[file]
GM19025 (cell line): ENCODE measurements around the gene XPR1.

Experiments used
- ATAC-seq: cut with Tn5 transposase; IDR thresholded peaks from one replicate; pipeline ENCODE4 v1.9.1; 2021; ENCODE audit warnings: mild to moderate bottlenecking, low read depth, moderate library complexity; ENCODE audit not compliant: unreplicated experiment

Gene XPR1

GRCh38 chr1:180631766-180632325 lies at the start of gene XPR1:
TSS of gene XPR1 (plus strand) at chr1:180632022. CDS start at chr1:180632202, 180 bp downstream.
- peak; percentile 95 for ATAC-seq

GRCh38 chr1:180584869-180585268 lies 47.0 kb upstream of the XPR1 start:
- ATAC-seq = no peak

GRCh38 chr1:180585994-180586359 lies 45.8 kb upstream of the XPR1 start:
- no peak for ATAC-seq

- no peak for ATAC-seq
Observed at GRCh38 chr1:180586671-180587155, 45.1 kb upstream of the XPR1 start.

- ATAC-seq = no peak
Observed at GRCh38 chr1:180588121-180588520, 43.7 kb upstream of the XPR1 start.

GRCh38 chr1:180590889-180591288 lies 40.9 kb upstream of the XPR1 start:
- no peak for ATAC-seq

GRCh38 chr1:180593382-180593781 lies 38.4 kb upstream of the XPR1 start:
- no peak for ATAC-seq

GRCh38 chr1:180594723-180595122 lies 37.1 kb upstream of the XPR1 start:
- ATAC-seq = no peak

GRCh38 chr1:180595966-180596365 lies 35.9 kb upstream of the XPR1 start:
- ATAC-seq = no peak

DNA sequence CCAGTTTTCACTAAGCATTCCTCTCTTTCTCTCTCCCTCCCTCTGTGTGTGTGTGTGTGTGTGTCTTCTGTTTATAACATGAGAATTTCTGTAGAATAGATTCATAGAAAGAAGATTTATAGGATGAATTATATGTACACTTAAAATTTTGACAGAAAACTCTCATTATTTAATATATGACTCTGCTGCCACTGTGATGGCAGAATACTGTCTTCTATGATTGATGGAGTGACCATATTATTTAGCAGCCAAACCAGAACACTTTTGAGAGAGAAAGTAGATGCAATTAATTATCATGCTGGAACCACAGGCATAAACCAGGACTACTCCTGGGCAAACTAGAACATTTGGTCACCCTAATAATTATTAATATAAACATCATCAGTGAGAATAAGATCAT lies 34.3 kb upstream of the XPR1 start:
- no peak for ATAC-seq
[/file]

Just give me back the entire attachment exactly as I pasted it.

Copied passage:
GM19025 (cell line): ENCODE measurements around the gene XPR1.

Experiments used
- ATAC-seq: cut with Tn5 transposase; IDR thresholded peaks from one replicate; pipeline ENCODE4 v1.9.1; 2021; ENCODE audit warnings: mild to moderate bottlenecking, low read depth, moderate library complexity; ENCODE audit not compliant: unreplicated experiment

Gene XPR1

GRCh38 chr1:180631766-180632325 lies at the start of gene XPR1:
TSS of gene XPR1 (plus strand) at chr1:180632022. CDS start at chr1:180632202, 180 bp downstream.
- peak; percentile 95 for ATAC-seq

GRCh38 chr1:180584869-180585268 lies 47.0 kb upstream of the XPR1 start:
- ATAC-seq = no peak

GRCh38 chr1:180585994-180586359 lies 45.8 kb upstream of the XPR1 start:
- no peak for ATAC-seq

- no peak for ATAC-seq
Observed at GRCh38 chr1:180586671-180587155, 45.1 kb upstream of the XPR1 start.

- ATAC-seq = no peak
Observed at GRCh38 chr1:180588121-180588520, 43.7 kb upstream of the XPR1 start.

GRCh38 chr1:180590889-180591288 lies 40.9 kb upstream of the XPR1 start:
- no peak for ATAC-seq

GRCh38 chr1:180593382-180593781 lies 38.4 kb upstream of the XPR1 start:
- no peak for ATAC-seq

GRCh38 chr1:180594723-180595122 lies 37.1 kb upstream of the XPR1 start:
- ATAC-seq = no peak

GRCh38 chr1:180595966-180596365 lies 35.9 kb upstream of the XPR1 start:
- ATAC-seq = no peak

DNA sequence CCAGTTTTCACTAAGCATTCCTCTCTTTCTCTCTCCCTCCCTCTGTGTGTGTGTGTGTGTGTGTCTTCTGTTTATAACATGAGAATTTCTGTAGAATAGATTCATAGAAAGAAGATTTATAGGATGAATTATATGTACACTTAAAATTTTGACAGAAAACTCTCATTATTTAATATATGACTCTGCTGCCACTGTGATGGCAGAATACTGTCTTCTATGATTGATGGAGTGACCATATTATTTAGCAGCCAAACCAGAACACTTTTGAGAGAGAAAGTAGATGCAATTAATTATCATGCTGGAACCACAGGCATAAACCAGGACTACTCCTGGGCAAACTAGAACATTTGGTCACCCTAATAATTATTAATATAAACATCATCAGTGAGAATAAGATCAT lies 34.3 kb upstream of the XPR1 start:
- no peak for ATAC-seq